• Press Release

Mount Sinai Launches New Institute for Health Equity Research

COVID-19 Crisis Spurs Institute to Understand and Combat Health Disparities in Underserved Communities Earvin “Magic” Johnson, five-time NBA champion, and New York State Senator Brian Benjamin Among Industry and Public Health Leaders to Join Institute Task Force

  • New York, NY
  • (May 14, 2020)

The Mount Sinai Health System (MSHS) today announced the creation of a new Institute for Health Equity Research (IHER) to understand the effects of health issues including COVID-19, affecting at-risk communities including those that are non-white, low-income, immigrant, uninsured, and LGBTQ+ across all ages, genders and abilities. The United States now has by far the most reported COVID-19 cases and deaths worldwide, and the immediate and long-term effects on the health of these at-risk groups are still not quantified. The disproportionate impact in underserved populations has highlighted the importance of rigorously studying disparities, and translating discoveries into sustainable, scalable initiatives and policies that benefit communities in New York and the nation.

With philanthropic support from the Mount Sinai Boards of Trustees, the IHER will quickly identify the root causes and magnitude of disparities, devise and test innovative solutions, and take concrete action in response to findings. Richard A. Friedman, Co-Chairman, of the Mount Sinai Boards of Trustees will chair a newly formed IHER Task Force that will guide, publicize, and inform on the research underway.

IHER Task Force members include:

  • New York State Senator Brian Benjamin (Harlem/Upper West Side);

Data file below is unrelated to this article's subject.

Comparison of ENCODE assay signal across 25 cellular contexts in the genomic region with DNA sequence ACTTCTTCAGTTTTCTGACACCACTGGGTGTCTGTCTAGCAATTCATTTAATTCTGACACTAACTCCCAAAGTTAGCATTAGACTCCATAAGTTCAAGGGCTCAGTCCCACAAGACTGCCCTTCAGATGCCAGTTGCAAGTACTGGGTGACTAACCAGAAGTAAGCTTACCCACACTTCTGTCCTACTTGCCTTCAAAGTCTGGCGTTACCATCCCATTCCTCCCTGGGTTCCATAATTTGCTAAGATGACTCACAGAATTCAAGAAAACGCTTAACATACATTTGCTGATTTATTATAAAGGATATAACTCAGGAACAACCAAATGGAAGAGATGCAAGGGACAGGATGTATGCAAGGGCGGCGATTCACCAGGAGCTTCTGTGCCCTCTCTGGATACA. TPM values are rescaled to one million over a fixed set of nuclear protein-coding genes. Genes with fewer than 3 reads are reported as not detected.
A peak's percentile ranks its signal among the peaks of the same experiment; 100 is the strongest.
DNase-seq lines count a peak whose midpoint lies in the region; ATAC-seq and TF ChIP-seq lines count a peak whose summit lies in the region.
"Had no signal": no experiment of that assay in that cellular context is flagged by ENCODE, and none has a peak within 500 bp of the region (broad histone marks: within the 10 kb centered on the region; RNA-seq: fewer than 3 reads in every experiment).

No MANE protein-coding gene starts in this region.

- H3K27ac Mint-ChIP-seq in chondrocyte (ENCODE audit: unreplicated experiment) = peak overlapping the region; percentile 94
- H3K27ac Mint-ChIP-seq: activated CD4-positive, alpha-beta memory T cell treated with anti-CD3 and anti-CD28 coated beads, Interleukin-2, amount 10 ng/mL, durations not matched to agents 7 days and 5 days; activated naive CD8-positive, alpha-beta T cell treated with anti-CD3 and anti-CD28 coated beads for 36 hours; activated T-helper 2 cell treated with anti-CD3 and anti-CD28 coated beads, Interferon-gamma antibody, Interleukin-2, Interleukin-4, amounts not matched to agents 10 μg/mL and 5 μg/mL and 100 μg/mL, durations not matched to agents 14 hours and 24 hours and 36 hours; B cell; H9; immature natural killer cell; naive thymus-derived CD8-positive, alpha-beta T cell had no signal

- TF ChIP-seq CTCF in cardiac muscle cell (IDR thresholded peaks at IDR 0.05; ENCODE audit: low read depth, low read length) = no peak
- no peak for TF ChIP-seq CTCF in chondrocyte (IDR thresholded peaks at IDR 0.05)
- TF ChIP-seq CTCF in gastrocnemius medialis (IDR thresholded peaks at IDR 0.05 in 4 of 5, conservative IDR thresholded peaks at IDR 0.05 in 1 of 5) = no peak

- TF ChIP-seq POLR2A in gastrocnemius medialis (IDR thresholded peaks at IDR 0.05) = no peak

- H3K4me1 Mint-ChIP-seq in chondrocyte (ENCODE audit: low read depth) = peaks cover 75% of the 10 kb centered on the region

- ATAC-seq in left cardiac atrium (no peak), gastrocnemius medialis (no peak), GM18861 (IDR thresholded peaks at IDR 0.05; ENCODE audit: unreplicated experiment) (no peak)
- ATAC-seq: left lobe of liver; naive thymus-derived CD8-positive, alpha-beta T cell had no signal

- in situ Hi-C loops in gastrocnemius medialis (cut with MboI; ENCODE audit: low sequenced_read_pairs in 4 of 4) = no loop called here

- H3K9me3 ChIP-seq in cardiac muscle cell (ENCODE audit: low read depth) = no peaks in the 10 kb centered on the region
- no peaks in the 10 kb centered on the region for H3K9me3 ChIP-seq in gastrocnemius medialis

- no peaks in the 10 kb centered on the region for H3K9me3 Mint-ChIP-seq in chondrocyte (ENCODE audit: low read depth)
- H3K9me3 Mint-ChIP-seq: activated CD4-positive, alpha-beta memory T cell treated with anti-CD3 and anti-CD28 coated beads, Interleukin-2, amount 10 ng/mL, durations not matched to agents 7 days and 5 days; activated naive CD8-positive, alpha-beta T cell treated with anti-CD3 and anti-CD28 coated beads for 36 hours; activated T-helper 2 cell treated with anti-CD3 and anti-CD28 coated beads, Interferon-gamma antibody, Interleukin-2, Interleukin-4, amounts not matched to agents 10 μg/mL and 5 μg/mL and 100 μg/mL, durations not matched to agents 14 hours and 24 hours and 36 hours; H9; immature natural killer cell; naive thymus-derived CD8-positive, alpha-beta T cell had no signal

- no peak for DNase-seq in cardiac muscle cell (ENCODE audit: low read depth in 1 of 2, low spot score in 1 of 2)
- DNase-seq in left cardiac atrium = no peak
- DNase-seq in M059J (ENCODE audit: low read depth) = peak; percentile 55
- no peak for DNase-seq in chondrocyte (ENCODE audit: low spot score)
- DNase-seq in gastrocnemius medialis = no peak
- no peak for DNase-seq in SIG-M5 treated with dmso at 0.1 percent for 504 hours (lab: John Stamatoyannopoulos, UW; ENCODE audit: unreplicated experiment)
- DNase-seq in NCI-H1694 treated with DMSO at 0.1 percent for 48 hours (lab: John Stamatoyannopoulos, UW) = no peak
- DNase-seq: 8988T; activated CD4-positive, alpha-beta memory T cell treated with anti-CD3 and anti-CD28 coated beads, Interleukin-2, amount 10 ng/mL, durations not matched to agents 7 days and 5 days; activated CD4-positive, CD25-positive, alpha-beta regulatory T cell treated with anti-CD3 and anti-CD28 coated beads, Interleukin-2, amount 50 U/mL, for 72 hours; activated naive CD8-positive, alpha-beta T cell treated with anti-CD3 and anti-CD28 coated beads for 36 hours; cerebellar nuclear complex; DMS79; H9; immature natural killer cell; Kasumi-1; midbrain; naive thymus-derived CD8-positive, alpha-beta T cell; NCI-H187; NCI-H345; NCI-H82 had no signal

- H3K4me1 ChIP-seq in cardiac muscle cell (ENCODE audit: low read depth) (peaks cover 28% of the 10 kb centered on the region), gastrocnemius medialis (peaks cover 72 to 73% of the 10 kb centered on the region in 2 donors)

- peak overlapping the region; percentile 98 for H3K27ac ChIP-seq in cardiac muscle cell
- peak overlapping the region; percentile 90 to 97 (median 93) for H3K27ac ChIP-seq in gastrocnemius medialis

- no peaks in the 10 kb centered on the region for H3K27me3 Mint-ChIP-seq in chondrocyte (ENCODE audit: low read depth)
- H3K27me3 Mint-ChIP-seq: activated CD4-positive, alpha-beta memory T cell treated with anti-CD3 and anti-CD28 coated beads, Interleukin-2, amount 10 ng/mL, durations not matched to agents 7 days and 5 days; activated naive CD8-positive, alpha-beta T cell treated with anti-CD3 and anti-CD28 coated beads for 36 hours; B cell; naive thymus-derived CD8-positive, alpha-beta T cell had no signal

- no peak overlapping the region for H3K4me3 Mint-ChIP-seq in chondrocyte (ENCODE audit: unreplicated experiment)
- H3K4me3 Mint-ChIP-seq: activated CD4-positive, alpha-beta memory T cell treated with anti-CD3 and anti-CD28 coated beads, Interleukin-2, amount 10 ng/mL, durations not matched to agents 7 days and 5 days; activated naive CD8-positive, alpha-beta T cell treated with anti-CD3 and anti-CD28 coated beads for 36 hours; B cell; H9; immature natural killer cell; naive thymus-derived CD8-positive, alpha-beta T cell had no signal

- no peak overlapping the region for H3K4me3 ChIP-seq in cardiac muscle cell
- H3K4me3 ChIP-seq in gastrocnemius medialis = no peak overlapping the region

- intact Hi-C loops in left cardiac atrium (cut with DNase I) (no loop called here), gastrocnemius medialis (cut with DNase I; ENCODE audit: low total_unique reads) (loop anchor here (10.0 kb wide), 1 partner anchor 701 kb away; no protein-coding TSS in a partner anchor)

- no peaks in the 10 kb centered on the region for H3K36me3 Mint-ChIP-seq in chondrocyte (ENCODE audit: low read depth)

• R. Martin Chavez, former Chief Financial Officer at Goldman Sachs & Co.;
  • Edith Cooper, former Managing Director and Global Head of Human Capital Management at Goldman Sachs & Co.;
  • Margaret Crotty, CEO of Partnership with Children;
  • Kimberley Harris, Executive Vice President of Comcast Corporation and General Counsel of NBC Universal;
  • Mellody Hobson, Co-CEO and President of Ariel Investments; 
  • Earvin “Magic” Johnson, five-time NBA champion and Chairman and CEO of the Magic Johnson Enterprises;
  • Pablo Legorreta, founder and Chief Executive Officer of Royalty Pharma;
  • Lisa Opoku, Global Chief Operating Officer for Engineering at Goldman Sachs & Co.;
  • Jodie Patterson, author and LGBTQAI advocate;
  • Ruth Simmons, PhD, President of Prairie View A&M University.

“This pandemic has disproportionately affected communities of color across our country,” said Earvin “Magic” Johnson, IHER task force member. “We must understand ‘the why’ in order to prevent further deaths. In addition, we need to address systemic healthcare inequities in the minority communities that have been prevalent throughout history.  I am pleased to be a part of this task force and encourage others to join us in support of these efforts.”

Carol Horowitz, MD, MPH, Professor of Population Health Science and Policy, Professor of Medicine, and Dean for Gender Equity in Science and Medicine at Icahn School of Medicine at Mount Sinai (ISMMS), will direct the new Institute, and Lynne Richardson, MD, Professor of Emergency Medicine, and Population Health Science and Policy, and Vice Chair for Academic, Research and Community Programs at ISMMS, will be Co-Director.

A transdisciplinary team of health equity researchers will develop a community-based, community-focused network to generate vital information about priority populations devastated by the pandemic and other chronic illnesses, collecting real-time data on those who are most at risk and whose challenges remain largely unrecognized. One of the first projects is “Speak Up on COVID-19” - an 11-language survey in partnership with over 100 New York City community organizations. “Speak Up” will explore medical, demographic, social determinants, and COVID-19-related attitudinal, behavioral, and psychological factors; capture risks and needs; and link these populations with resources that sustain physical and mental health.